From time to time secondary school students request my assistance in their research assignments. In the past, I have received questionnaires on euthanasia, abortion and homosexuality.

This week I received a questionnaire which surveys my views on Heaven and Hell. Of course, as much as possible I conform my views to the Church’s views, so I thought I’d share my answers here.

How do you define Heaven?

Heaven is the beatific vision, wherein we see God face to face. It’s the infinite satisfaction of the ultimate yearning, and the experience of perfect love.

How do you define Hell?

Hell is the complete absence of God, and the terrible triumph of ego. The Other is withdrawn completely, and one’s universe is reduced to self.

Hell is also eternal punishment for sin, or put another way, the natural and logical fruit of a life of egotism.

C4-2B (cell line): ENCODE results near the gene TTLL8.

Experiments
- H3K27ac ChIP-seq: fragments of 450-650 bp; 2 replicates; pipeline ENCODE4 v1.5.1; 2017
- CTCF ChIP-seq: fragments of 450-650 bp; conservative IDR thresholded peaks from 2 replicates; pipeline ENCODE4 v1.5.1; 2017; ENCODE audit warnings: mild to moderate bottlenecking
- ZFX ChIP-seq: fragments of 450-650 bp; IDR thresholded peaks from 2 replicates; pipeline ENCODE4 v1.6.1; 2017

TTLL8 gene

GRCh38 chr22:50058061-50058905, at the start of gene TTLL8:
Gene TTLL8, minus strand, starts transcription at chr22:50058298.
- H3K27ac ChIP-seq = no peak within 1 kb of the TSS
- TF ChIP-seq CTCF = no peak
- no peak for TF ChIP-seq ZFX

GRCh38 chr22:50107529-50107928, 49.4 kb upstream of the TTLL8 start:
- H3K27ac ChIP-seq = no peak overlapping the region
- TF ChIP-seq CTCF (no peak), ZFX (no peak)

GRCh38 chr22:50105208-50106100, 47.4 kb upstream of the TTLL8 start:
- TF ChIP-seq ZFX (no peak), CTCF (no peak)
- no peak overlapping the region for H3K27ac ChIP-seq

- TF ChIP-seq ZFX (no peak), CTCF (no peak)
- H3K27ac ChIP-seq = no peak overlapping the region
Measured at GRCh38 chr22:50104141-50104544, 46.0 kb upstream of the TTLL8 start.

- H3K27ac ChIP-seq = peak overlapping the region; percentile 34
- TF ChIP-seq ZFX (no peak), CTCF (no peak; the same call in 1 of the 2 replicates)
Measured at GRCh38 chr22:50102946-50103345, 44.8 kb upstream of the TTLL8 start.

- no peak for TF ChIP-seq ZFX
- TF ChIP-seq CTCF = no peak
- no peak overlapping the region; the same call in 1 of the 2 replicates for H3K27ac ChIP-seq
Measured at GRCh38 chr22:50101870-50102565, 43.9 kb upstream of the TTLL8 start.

How do you define Purgatory?

This explanation of Purgatory comes from a wise Jesuit priest who was Spiritual Director in the seminary for many years.

We can imagine a great many people lining up at the Gates of Heaven on the morning of September 11, 2001. Among them were nearly 3,000 victims of terrorism, and 19 agents of terrorism. St Peter welcomes them all, and explains a few things.

“In Heaven, there are no half-measures. Every citizen of Heaven loves God with their whole heart, whole soul, whole mind and whole strength. And we love each other that way too. So who’s ready to enter?”

We can then imagine the victims contemplating the pain their premature deaths have caused their loved ones, and struggling to forgive and love their murderers. We can imagine the terrorists looking at their infidel victims, whom they hated and willingly killed in the name of Allah, and struggling to love them.

Until all these people can love as God loves, they are unable to enter Heaven. The time and effort it takes for them to get to that point is what Catholics call Purgatory.